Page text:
Music chiefs turn to law to stop internet downloading

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The Independent Culture

The music industry is to sue 28 people in London and the South-east alleged to have illegally swapped music over the internet, mimicking tough legal action in the United States which saw a 12-year-old girl sued for downloading songs.

The music industry is to sue 28 people in London and the South-east alleged to have illegally swapped music over the internet, mimicking tough legal action in the United States which saw a 12-year-old girl sued for downloading songs.

The International Federation of Phonographic Industry (IFPI) has begun legal proceedings to identify the 28 people, along with more than 400 others across Europe, claiming they illicitly made thousands of popular songs available online over what are known as file-swapping networks.

The file-swapping services allow people who belong to them to swap the copyrighted music, and other files, directly between their computers.

Lawsuits against file-sharing networks such as KaZaA and Gnutella have failed because they have a legitimate use for trading uncopyrighted material. So the record business is going after users - particularly those who make large numbers of files available.

"We are taking this action as a last resort and we are doing it after a very long public awareness campaign," said Jay Berman, the IFPI chairman. "Now, finally, we are at the point where the law has to be enforced. People who love music should buy it online and not swap files illegally."

As a precursor to action against the file-swappers themselves, the IFPI will this week begin civil proceedings to force internet service providers to provide details of people whose computers are presently only identifiable by an "IP address" - a numeric internet identifier unique to the offending machine.With 8.3 million people going online at any one time to access 700 million files - representing the total number of downloads available to sharers - the scale of illegal file-sharing dwarfs that of legal download sites such as Apple's iTunes Music Store and Napster which see about a million tracks downloaded per month from a catalogue of a million songs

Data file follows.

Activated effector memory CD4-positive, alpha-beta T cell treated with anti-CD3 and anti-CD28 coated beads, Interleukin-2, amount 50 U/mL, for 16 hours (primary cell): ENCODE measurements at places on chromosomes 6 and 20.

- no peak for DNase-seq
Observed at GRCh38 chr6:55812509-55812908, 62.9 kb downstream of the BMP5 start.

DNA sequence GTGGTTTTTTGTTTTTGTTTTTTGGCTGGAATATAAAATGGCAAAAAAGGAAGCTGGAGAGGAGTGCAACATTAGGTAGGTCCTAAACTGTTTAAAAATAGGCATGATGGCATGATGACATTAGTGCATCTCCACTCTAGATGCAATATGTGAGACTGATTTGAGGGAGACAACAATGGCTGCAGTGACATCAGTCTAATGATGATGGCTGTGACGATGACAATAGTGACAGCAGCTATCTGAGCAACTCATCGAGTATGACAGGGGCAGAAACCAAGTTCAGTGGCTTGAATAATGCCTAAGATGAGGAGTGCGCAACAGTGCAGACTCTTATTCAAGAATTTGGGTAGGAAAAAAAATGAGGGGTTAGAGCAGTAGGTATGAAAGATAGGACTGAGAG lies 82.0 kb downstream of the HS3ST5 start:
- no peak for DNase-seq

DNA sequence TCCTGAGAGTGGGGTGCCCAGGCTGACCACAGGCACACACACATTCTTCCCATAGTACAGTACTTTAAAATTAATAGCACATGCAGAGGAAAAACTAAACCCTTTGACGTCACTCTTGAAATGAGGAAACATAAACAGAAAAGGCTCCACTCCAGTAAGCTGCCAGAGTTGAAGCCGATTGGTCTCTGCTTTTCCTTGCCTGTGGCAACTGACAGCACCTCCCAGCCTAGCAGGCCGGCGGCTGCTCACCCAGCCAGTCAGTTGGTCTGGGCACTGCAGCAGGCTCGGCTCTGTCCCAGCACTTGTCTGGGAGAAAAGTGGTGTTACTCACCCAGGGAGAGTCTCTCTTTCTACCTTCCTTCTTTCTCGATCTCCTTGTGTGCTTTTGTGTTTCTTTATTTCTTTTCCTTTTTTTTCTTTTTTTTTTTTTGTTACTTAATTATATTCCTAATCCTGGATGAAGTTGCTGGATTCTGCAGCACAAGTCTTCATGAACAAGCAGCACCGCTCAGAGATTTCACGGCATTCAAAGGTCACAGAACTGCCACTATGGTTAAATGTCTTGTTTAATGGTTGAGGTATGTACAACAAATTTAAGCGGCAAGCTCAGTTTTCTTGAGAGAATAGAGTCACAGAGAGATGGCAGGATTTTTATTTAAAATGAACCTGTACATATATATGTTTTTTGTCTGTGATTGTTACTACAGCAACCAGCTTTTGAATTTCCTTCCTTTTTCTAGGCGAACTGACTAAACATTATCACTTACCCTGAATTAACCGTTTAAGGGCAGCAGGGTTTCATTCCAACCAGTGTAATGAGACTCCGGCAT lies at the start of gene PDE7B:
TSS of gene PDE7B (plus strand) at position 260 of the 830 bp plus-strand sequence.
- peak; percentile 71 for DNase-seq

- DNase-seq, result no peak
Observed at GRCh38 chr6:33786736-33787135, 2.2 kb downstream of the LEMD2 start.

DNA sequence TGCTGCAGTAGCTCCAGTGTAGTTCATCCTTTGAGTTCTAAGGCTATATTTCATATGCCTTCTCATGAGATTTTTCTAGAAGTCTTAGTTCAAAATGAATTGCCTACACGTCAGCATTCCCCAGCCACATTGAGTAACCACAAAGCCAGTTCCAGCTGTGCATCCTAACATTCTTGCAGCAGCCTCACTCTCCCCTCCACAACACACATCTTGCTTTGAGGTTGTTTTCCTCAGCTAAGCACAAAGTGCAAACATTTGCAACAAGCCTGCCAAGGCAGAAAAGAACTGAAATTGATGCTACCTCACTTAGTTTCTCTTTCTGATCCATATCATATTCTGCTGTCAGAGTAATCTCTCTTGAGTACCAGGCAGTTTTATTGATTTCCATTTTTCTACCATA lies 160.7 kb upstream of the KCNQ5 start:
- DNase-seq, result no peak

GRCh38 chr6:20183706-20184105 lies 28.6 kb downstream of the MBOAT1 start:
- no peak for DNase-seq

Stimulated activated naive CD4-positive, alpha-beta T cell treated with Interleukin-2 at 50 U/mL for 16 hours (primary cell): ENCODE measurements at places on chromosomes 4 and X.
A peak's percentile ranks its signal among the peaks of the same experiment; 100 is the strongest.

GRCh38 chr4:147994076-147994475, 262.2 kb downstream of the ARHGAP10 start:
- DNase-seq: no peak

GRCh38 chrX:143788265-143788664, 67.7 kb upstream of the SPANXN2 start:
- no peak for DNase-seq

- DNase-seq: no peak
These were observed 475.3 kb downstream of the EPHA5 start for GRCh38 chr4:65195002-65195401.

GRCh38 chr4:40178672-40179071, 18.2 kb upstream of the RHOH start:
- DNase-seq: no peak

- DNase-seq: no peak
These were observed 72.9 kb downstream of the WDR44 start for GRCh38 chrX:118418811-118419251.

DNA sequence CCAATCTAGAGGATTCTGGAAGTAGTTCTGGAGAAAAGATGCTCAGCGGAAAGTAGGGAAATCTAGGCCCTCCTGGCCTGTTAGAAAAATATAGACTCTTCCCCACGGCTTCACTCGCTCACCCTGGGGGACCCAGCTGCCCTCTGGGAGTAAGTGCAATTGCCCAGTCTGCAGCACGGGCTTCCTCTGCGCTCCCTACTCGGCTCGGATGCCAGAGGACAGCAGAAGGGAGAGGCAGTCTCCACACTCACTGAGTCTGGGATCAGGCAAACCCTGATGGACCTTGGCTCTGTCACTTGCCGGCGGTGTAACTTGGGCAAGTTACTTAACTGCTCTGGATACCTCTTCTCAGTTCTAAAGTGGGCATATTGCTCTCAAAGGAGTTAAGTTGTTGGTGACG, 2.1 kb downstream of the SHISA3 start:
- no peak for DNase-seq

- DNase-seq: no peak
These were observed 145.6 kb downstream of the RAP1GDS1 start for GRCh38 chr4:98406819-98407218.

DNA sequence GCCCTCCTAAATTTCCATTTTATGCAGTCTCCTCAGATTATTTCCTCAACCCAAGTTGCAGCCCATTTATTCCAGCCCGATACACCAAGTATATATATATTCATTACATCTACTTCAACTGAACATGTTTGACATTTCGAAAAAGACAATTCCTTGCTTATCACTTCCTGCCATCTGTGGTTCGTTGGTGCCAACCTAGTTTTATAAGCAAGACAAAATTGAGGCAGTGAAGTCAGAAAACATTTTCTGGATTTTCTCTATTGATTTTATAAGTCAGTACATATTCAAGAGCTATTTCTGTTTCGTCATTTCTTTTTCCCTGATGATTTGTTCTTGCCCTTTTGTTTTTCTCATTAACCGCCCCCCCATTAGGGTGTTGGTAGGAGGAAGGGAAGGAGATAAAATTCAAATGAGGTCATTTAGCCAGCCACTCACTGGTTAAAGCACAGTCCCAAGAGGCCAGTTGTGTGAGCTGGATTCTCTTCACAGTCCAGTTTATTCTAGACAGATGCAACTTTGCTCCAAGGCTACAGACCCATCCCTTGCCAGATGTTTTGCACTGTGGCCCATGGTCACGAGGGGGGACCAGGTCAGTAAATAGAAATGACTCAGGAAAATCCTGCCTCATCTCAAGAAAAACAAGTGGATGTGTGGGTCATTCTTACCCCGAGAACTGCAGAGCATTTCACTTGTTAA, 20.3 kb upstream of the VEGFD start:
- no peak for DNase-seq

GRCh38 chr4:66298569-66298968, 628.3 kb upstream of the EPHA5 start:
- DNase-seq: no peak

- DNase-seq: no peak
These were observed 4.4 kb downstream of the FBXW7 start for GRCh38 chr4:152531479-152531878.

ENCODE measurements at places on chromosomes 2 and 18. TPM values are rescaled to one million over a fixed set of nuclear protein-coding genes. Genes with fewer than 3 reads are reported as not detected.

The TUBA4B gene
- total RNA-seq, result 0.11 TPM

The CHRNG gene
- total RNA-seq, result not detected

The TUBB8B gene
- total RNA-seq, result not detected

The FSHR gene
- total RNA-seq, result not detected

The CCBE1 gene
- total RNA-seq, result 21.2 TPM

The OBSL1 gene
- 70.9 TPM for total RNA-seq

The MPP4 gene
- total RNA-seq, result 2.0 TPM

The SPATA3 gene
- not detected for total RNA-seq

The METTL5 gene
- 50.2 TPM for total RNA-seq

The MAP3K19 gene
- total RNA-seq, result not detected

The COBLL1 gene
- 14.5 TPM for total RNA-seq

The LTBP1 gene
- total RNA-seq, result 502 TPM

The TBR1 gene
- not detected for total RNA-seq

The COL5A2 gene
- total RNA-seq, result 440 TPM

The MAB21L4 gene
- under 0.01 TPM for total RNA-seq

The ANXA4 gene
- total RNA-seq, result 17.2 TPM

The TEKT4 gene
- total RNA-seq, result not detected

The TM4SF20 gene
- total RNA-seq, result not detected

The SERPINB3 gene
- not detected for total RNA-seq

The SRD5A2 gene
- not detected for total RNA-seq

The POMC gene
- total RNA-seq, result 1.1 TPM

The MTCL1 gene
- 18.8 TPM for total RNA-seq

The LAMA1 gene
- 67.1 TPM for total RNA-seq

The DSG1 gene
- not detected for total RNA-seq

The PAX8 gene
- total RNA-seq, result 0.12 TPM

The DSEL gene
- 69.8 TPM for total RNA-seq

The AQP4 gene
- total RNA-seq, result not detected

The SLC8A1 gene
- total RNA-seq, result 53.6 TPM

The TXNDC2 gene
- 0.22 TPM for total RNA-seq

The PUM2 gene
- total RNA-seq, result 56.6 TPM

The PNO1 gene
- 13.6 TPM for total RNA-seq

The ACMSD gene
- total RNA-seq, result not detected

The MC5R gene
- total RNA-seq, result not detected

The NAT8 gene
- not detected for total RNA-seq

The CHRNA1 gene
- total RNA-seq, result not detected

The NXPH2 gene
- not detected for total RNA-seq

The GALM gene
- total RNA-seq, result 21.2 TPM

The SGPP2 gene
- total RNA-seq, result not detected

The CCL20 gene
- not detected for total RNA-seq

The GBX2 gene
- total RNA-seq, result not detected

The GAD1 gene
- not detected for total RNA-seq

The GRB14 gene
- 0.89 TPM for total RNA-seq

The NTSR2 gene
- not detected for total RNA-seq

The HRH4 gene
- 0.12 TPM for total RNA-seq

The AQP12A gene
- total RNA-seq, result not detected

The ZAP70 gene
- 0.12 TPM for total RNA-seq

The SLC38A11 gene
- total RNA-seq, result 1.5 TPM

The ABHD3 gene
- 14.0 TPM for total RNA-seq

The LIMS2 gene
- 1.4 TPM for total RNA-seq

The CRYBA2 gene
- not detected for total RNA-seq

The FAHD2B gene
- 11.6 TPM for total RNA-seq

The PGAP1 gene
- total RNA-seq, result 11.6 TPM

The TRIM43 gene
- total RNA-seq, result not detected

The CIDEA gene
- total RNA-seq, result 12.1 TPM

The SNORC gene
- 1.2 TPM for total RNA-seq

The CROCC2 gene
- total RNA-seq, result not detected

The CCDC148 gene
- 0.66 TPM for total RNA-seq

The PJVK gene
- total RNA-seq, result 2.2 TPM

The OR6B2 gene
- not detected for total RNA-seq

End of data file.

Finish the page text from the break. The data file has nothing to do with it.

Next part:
The IFPI said yesterday that in a recent survey, 36 per cent of users of file-sharing networks said they bought less music as a result. However, that leaves two-thirds who either buy the same amount or more.

Other research has found no link between falling sales and file-sharing, and suggested falling sales were due to economic conditions, fewer ,new releases and physical piracy.

Sales of recorded music around the world have risen recently without any noticeable change in the amount of file-sharing going on. The IFPI said yesterday that the number of files offered online had fallen from a billion in June 2003 to 700 million in June 2004.

Criminal and civil court cases are being filed against 50 alleged uploaders in France, 100 in Austria, 174 in Denmark, and 100 in Germany. In Italy, home to one of the toughest copyright protection laws in the world, police have raided the premises of seven alleged large-scale file-sharers.

Similar legal action in the US sparked controversy when a 12-year-old schoolgirl was one of those sued for illegally downloading music.

THE TOP TEN SWAPPED SONGS

1 Usher, My Boo

2 Ciara, Goodies

3 Maroon 5, She Will Be Loved

4 Nelly, My Place

5 Akin, Locked Up

6 Lil' Flip, Sunshine

7 Green Day, American Idiot

8 Linkin Park, Breaking The Habit

9 LL Cool J, Headsprung

10 Trick Daddy, Let's Go

For week 27 September to 4 October 2004; Source: Big Champagne

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